Finally, things were slowly beginning to move from this horrendous situation.
The girl, still crying, rose to walk but was unable to hold the weight, so I put one of her arms over my should, on the side of the damaged foot, to provide a crutch, while her sister led the way to her house.
Gabbi explained to me that the hospital won’t see this girl (or any victims of domestic violence) without a police report, which not only cost money, but will result in the man responsible being legally beaten by the authorities. Which I would personally love to see, but most families wouldn’t.
I asked the sister if she would be going to the police. She said no.
“No.” She said “I don’t even have any medicine for the pain.”
“I do”, I told her, “I’ll be back”.
She thanked me, and I ran to my camp and back again as quickly as I could, returning with 2 bandages, 2 painkillers for day, 2 painkillers for night, 2 alcohol cleansing wipes, and a handful of plasters. It was all I had. I had also brought a large bottle of water for rinsing the dirt away, which sticks fast in an area such as this which is nothing but sand, but when I returned the sister and mother were helping the poor, wounded girl to the bucket shower. They asked me to come with them, I’m not sure why, but I assume perhaps to ensure I didn’t miss an injury, or perhaps to keep me out the way..?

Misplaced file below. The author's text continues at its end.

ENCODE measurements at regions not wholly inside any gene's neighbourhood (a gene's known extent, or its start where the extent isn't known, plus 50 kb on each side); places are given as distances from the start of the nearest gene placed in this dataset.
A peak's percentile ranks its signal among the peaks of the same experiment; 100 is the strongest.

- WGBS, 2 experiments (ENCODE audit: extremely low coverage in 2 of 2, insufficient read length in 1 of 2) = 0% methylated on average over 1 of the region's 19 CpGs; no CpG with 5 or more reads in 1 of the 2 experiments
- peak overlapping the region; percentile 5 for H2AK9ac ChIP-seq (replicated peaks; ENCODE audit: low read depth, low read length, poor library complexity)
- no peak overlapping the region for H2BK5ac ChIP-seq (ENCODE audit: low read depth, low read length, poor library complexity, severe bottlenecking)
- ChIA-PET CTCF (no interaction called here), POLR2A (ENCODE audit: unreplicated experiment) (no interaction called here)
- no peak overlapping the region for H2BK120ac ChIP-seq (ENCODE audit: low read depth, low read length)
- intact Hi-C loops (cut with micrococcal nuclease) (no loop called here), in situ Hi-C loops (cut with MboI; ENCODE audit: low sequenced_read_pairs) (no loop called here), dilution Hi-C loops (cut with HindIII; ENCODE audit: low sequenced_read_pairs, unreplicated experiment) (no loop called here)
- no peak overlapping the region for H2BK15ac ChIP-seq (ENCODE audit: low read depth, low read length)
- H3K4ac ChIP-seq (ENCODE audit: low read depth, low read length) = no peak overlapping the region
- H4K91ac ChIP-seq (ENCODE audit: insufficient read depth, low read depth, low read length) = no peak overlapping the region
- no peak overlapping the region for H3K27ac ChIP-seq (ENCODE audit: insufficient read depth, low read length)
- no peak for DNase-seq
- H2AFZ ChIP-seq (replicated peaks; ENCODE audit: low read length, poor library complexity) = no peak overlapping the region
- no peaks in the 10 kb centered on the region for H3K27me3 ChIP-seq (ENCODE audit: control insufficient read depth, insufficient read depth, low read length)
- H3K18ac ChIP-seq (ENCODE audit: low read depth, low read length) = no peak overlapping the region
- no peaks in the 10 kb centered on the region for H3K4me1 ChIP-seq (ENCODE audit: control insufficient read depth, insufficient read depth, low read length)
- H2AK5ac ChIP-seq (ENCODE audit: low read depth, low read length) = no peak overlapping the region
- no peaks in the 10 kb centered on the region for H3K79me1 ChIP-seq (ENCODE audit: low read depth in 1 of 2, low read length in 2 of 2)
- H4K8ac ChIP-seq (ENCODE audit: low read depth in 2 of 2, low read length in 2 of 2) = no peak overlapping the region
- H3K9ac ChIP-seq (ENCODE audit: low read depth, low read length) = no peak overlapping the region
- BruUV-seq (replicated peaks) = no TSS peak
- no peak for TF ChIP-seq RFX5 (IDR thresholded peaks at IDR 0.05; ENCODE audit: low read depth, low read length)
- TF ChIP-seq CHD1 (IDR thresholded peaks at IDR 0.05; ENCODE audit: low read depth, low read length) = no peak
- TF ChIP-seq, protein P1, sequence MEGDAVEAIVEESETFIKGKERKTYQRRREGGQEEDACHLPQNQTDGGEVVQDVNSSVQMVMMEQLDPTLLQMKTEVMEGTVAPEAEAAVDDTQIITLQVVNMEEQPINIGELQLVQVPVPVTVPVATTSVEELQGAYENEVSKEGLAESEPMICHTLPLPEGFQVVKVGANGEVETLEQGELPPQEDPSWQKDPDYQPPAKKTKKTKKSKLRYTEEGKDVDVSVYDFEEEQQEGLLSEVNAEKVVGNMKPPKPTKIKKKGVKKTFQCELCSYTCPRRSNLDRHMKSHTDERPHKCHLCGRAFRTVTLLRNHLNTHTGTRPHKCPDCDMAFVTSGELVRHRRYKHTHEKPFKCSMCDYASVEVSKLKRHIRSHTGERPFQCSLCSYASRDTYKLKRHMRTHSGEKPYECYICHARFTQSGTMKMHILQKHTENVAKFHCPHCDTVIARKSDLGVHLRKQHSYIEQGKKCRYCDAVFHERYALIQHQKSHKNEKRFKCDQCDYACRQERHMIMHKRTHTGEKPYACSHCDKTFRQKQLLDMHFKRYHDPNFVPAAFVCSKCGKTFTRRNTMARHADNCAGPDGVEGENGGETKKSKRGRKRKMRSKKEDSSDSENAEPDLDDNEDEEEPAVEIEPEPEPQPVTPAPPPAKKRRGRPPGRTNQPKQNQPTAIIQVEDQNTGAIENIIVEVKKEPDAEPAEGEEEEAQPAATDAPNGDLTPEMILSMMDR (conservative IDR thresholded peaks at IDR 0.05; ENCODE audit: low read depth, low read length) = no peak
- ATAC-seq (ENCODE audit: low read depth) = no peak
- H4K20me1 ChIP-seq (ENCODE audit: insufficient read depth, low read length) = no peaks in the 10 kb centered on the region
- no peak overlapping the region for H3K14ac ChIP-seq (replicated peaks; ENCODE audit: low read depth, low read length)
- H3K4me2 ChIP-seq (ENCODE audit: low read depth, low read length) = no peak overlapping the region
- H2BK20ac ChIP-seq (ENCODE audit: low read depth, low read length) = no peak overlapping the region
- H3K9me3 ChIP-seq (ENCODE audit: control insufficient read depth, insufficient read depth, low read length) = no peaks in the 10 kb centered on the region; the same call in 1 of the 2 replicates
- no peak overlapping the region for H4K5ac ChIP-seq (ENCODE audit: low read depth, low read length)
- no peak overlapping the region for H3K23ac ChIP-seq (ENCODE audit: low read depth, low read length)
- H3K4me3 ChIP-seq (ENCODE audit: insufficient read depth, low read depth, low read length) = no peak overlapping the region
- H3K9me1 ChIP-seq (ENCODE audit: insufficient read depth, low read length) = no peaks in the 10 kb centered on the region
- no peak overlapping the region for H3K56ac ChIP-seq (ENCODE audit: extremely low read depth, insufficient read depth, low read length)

They undressed her and sponge washed her while she sat silently, her eyes still on the ground, until one of them washed her right shin, just above her ankle, which had a great lump poking out already. Then she cried out in agony and was in tears all over again, begging them to stop. It was even painful to watch. I just held her hand until it was over.
At last, we were in the sister’s house, who introduced herself to me as Purit. I strapped the girl’s ankle for support, though how much good it will do I don’t know. I also strapped up her wrist, and cleaned and put plasters over the various cuts she had head to toe, which flies had already been so quick to reach.
I continuously emphasised the need for the girl to see a Doctor, with particular focus on the ankle. Purite just said “OK.”
The family thanked me profusely, which was kind. The girl couldn’t speak English. I wanted to tell her she’s beautiful and brave, and that she didn’t deserve what happened.
Back at camp, when I told them, another potential of support for people in violent domestic situations was explained to me. Under Mwandi’s Village Chief sits what is effectively a governing body, which is known as The Kuta. If you wish to report a domestic situation but cannot afford a police report, you can go to the Kuta. They will take the attacker in question, beat them, lock them in a cell for a few days, then finally be given the opportunity to leave but only if they apologise to the Village Chief on their knees. And interesting system, but still not one many family members like to use. Other than that, not much about what had happened seemed to concern or even really catch the attention of anyone I spoke to. I suppose they’ve all grown used to this sort of this.
But I can’t stop thinking about it.